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All About Food and Vegetable Mandolin Kitchen Slicers Cutters or Choppers

mandolin-kitchen-slicers-cutters-or-choppersMandolin slicers cut more quickly than knives, but are more dangerous. Here’s how to choose one and use it safely.

What is a Mandolin Slicer?

More slicers

Mandolins (also called mandolines) are great for quick and consistent slicing and julienning (cutting into strips, like fries) of vegetables and fruit. They can replace a chopper knife for many tasks

A horizontal blade is fixed to the middle of a metal or plastic board. Food is pressed down against the end of the board and slid towards the blade. The blade cuts a slice off the end of the food, which drops out through a slot in the board.

The width of the board (and the blade) varies from 3 to 8 inches.

There are different ways to collect the sliced food:

  • Placing the mandolin over a bowl. The bottom edges of the mandolin should be ridged so that it doesn’t slide off the bowl.
  • Holding the mandolin at about 30 degrees over a chopping board. One end rests on the chopping board and the other end is held in the hand or supported by folding legs. Rubber feet are useful to prevent slips.
  • Placing the mandolin over a custom container that comes with the mandolin.

Popular brands include Oxo Good Grips, Benriner, Kyocera, Kai Shun, Cuisinart, Norpro, Kitchenaid, GSD, Zyliss, Borner, Jaccard, Pedrini and Bron. Prices range from ten dollars to a few hundred dollars.

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Plastic Japanese Versus Stainless Steel French Mandolins

Mandolin boards are made out of stainless steel (typically French) or plastic (typically Japanese). Cutting ability is not affected by the type of material.

Compared to plastic, stainless steel mandolins:

  • Are more expensive.
  • Are harder to clean (gaps are caused by the wire and sheet metal construction).
  • Last longer (the board lasts longer, not necessarily the blade).
  • Typically do not come with a custom container that collects the sliced food.

Adjustable and Interchangeable Mandolin Blades

adjustable-and-interchangeable-mandolin-bladesThe blade is almost always stainless steel. Kyocera makes mandolins with ceramic blades. They stay sharp longer and don’t rust, but are not necessarily sharper than steel blades.

Most blades are angled diagonally across the board. Some mandolins have two blades forming a “V” shape. V blades aren’t always better. Some V blades do have good reputations, probably because of the quality of the blades, not the V.

Many mandolins have interchangeable blades. Different types of blades are fixed to removable plates that slide in and out of the board. The plates should lock securely in place. A plate that slips out when cutting is dangerous.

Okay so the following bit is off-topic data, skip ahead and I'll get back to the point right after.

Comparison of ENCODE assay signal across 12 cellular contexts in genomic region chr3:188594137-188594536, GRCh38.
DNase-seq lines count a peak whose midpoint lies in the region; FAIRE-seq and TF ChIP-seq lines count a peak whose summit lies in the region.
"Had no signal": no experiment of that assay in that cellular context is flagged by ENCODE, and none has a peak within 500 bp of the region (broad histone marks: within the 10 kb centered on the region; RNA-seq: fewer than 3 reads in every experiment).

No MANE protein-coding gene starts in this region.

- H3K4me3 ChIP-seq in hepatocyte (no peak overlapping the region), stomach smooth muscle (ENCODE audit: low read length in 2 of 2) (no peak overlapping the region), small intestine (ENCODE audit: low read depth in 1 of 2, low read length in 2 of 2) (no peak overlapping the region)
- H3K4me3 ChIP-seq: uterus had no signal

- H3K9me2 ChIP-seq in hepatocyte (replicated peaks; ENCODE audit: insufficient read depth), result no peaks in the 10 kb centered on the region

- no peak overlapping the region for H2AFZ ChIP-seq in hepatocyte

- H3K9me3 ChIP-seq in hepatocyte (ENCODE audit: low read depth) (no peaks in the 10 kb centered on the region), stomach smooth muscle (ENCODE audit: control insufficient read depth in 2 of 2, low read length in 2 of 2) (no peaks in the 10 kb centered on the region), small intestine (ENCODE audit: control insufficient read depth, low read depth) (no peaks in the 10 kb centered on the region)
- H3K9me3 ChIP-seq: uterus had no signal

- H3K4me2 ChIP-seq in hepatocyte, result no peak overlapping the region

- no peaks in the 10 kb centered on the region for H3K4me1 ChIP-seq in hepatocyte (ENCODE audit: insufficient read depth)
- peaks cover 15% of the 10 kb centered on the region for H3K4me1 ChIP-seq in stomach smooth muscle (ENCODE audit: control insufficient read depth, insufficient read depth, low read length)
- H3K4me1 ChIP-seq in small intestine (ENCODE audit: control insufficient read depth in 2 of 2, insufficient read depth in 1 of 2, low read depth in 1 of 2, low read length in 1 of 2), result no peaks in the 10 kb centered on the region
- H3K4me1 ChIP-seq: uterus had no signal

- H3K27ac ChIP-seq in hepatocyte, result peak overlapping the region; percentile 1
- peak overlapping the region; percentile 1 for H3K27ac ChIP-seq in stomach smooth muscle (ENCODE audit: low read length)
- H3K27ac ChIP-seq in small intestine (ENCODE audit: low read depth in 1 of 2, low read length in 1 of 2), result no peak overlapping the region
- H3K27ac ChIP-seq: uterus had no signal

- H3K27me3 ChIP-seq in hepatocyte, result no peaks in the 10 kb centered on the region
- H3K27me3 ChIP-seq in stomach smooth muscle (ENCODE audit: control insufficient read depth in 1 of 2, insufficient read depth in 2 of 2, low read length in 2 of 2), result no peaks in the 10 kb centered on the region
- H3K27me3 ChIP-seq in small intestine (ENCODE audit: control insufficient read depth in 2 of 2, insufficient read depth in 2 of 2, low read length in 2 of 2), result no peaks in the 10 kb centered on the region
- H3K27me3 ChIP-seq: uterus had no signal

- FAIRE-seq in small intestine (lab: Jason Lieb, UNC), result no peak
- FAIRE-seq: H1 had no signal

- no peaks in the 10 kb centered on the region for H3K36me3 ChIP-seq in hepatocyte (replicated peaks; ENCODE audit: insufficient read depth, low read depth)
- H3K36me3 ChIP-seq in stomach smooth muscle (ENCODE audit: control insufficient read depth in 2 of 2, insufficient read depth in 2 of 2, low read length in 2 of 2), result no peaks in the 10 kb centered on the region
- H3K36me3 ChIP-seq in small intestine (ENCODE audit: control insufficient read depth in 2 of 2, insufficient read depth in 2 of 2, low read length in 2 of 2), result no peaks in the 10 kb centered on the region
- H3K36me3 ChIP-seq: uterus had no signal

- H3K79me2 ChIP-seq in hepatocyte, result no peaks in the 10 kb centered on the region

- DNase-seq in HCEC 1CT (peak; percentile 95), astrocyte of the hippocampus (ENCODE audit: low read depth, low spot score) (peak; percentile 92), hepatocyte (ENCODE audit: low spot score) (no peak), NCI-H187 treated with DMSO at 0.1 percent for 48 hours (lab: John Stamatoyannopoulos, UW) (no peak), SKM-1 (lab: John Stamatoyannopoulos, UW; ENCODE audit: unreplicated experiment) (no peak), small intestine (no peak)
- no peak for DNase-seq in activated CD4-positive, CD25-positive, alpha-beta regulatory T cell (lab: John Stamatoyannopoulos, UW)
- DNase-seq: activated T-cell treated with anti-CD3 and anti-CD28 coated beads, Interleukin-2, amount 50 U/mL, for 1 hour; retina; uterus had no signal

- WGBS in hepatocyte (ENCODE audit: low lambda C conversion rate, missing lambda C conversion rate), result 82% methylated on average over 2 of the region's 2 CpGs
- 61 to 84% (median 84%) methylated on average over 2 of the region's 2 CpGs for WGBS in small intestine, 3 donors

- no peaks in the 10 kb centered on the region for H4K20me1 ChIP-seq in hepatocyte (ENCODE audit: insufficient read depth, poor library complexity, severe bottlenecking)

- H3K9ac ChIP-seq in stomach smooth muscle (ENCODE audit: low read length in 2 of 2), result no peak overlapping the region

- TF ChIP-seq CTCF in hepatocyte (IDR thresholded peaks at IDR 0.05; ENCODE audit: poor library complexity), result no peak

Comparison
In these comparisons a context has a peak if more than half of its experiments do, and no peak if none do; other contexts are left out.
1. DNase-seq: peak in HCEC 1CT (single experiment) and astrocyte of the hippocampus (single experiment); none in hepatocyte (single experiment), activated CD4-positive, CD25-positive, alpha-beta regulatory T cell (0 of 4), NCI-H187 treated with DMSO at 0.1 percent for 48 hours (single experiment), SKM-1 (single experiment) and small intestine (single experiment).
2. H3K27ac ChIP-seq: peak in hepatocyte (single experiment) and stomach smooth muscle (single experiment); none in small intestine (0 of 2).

Mandolins ususually come with the following blades:

  • 2 or 3 straight blades of different heights, to slice different thicknesses.
  • 2 or 3 julliene blades, to julliene strips of different sizes.

Less common are:

  • Cheese grater plates.
  • Crinkle cut (wavy cut) blades.
  • Double-edged blades for quicker slicing. The mandolin cuts on both the up and down stroke.
  • Dicing plates to cut cubes (these require 3 strokes on different blades).

More sophisticated (expensive) mandolins are adjustable: the height of the blade (the thickness of the slice) can be changed by turning a knob.

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How to Use Mandolins Safely

Mandolins can be more dangerous than knives.

Users cut themselves when they:

  • Don’t pay attention and don’t realize that they’re running out of food to slice.
  • Try to slice down to the last sliver of food, instead of pulling out a knife to finish the job, throwing the stub away or snacking on the stub.
  • Use too much force: slicing food that is too hard (radishes, beets) or too wide (wider portions need more force to slice, cutting a piece into half with a knife reduces the force by half), or using a blunt mandolin.
  • Don’t use safety equipment: food holders (safety guards), steel mesh and other cut-resistant gloves (butcher’s gloves).
  • Keep loose blades in a drawer instead of in a box.

The Best Mandolin Slicer

The quality of the blade is more important than anything else. Sharp and durable steel blades don’t have to be expensive. An Internet search will turn up user reviews of cheap and good mandolins. The Amazon links at the top of this article will lead you to user reviews.

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